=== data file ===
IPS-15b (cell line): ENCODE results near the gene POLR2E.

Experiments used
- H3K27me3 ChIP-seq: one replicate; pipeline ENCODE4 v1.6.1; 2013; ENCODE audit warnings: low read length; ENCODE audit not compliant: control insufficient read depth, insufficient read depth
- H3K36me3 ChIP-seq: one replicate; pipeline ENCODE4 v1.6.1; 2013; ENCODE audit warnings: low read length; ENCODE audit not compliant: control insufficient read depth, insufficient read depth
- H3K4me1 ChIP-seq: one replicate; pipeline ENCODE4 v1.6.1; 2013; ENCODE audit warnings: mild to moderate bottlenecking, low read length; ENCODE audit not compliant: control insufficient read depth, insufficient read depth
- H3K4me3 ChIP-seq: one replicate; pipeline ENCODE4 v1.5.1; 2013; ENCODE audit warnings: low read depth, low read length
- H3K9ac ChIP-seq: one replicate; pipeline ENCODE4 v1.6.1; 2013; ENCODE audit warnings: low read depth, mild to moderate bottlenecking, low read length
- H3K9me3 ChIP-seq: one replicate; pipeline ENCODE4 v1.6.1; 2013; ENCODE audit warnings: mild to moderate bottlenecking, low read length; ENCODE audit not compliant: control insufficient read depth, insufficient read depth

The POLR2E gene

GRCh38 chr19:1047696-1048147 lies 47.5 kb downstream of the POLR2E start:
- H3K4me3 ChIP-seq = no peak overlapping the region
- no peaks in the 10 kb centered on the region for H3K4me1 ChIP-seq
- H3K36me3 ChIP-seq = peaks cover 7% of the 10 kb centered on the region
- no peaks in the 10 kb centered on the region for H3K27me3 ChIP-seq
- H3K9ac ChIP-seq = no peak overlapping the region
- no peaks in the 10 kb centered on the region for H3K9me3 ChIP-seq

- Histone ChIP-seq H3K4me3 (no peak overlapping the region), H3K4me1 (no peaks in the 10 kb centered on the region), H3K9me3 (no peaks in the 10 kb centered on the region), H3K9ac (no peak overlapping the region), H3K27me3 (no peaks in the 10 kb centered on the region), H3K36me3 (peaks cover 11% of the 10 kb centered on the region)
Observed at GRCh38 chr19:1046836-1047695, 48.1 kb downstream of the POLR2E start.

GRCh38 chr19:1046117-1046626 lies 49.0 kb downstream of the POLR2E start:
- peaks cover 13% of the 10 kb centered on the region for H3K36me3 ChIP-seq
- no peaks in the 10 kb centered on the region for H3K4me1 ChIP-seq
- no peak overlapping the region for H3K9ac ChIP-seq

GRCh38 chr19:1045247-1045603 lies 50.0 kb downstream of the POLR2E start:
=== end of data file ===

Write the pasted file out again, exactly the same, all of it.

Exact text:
IPS-15b (cell line): ENCODE results near the gene POLR2E.

Experiments used
- H3K27me3 ChIP-seq: one replicate; pipeline ENCODE4 v1.6.1; 2013; ENCODE audit warnings: low read length; ENCODE audit not compliant: control insufficient read depth, insufficient read depth
- H3K36me3 ChIP-seq: one replicate; pipeline ENCODE4 v1.6.1; 2013; ENCODE audit warnings: low read length; ENCODE audit not compliant: control insufficient read depth, insufficient read depth
- H3K4me1 ChIP-seq: one replicate; pipeline ENCODE4 v1.6.1; 2013; ENCODE audit warnings: mild to moderate bottlenecking, low read length; ENCODE audit not compliant: control insufficient read depth, insufficient read depth
- H3K4me3 ChIP-seq: one replicate; pipeline ENCODE4 v1.5.1; 2013; ENCODE audit warnings: low read depth, low read length
- H3K9ac ChIP-seq: one replicate; pipeline ENCODE4 v1.6.1; 2013; ENCODE audit warnings: low read depth, mild to moderate bottlenecking, low read length
- H3K9me3 ChIP-seq: one replicate; pipeline ENCODE4 v1.6.1; 2013; ENCODE audit warnings: mild to moderate bottlenecking, low read length; ENCODE audit not compliant: control insufficient read depth, insufficient read depth

The POLR2E gene

GRCh38 chr19:1047696-1048147 lies 47.5 kb downstream of the POLR2E start:
- H3K4me3 ChIP-seq = no peak overlapping the region
- no peaks in the 10 kb centered on the region for H3K4me1 ChIP-seq
- H3K36me3 ChIP-seq = peaks cover 7% of the 10 kb centered on the region
- no peaks in the 10 kb centered on the region for H3K27me3 ChIP-seq
- H3K9ac ChIP-seq = no peak overlapping the region
- no peaks in the 10 kb centered on the region for H3K9me3 ChIP-seq

- Histone ChIP-seq H3K4me3 (no peak overlapping the region), H3K4me1 (no peaks in the 10 kb centered on the region), H3K9me3 (no peaks in the 10 kb centered on the region), H3K9ac (no peak overlapping the region), H3K27me3 (no peaks in the 10 kb centered on the region), H3K36me3 (peaks cover 11% of the 10 kb centered on the region)
Observed at GRCh38 chr19:1046836-1047695, 48.1 kb downstream of the POLR2E start.

GRCh38 chr19:1046117-1046626 lies 49.0 kb downstream of the POLR2E start:
- peaks cover 13% of the 10 kb centered on the region for H3K36me3 ChIP-seq
- no peaks in the 10 kb centered on the region for H3K4me1 ChIP-seq
- no peak overlapping the region for H3K9ac ChIP-seq

GRCh38 chr19:1045247-1045603 lies 50.0 kb downstream of the POLR2E start: